In a post in March, I discussed a report by the Pew Center on the States documenting the dramatic increase in the number of citizens incarcerated in the United States over the past three decades, making this country’s incarceration rate the highest in the world ( photo credit: hoyasmeg). The vast majority of those incarcerated (91.4%) are being held in state prisons and local jails for nonviolent offenses, and young black men and women are disproportionately represented among the prison and jail populations. This week the Pew Hispanic Center released a new report, “A Rising Share: Hispanics and Federal Crime,” showing that the racial and ethnic composition of the federal prison population has significantly changed since 1991, with Latinos now making up the majority of sentenced federal offenders and about one-third (31%) of the federal prison population.
According to the Pew report, 40% of sentenced federal offenders in 2007 were Latino, even though they make up only 13% of the U.S. adult population. Their representation among adults sentenced in federal courts nearly doubled since 1991 when they were 24% of offenders sentenced in federal courts, making them the single largest racial/ethnic group among sentenced federal offenders in 2007. The increase in Latino federal offenders accounted for more than half (54%) of the overall increase in federal offenders from 1991 to 2007.
Who are these people and what crimes have they committed? Data in the Pew report show that more than 72% of Latinos sentenced in federal courts in 2007 were not U.S. citizens. The percentage of Latino federal offenders who were not U.S. citizens rose from 61% in 1991 to 72% in 2007. The majority of Latino federal offenders in 2007 were convicted of immigration offenses (48%), and of these, about 75% were convicted of entering the United States illegally or residing in the U.S. without legal authorization. But of Latino federal offenders who were not U.S. citizens, 61% were convicted of immigration offenses, and of these, 81% were convicted of entering the United States illegally or residing in the U.S. without legal authorization. Indeed, the Pew report concludes that an increase in undocumented immigration coupled with an intensified focus on strict enforcement of immigration laws has “changed the citizenship profile of federal offenders,” (p. 1), leading truthdig.com to label the period 1991-2007 the “age of crimmigration.”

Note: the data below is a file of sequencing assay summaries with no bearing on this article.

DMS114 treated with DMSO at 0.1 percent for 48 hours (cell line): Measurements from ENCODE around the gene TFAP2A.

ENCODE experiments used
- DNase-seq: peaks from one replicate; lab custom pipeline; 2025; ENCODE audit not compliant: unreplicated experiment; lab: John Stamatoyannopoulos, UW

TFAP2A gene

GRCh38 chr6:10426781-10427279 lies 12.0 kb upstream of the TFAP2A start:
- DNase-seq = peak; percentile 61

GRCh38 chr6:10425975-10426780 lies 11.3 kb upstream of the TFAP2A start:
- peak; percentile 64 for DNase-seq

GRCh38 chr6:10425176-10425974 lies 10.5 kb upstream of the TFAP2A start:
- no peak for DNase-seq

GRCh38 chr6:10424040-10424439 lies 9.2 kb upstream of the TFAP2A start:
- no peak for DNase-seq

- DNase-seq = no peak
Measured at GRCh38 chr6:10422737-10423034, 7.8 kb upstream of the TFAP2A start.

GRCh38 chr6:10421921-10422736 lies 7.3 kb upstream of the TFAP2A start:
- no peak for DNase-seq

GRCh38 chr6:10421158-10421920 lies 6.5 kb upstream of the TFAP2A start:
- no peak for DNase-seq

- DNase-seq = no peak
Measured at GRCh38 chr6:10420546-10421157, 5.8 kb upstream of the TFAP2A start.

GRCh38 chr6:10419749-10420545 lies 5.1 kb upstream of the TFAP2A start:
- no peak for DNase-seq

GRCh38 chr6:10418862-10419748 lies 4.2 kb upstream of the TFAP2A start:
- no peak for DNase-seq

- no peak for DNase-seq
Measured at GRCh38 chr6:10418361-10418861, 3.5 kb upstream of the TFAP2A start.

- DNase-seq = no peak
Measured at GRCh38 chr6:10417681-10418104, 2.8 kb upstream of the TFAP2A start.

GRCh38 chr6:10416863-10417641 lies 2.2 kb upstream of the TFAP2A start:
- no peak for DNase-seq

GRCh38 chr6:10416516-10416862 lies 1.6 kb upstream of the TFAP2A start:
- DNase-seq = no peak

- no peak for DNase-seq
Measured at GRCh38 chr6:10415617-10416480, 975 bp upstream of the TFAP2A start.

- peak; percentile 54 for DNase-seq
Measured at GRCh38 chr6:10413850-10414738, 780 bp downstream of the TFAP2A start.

The Pew analysis shows that Latinos sentenced in federal courts were more likely than non-Latino offenders to be sentenced to prison (96% and 82%, respectively), and Latinos who were not U.S. citizens were more likely than Latinos who were citizens to be sentenced to prison (98% and 90%, respectively). But Latinos receive significantly shorter sentences than non-Latinos, on average 46 months compared with 62 months for whites and 91 months for blacks. And Latinos who are not U.S. citizens receive on average shorter prison sentences than Latinos who are citizens (40 months and 61 months, respectively). These shorter sentences are indicative of the non-serious nature of immigration offenses, which raises the questions of whether the criminalization of undocumented immigration is the best strategy for addressing the problem and the best use of federal criminal justice resources. At this point, it remains uncertain how long the “age of crimmigration” will continue.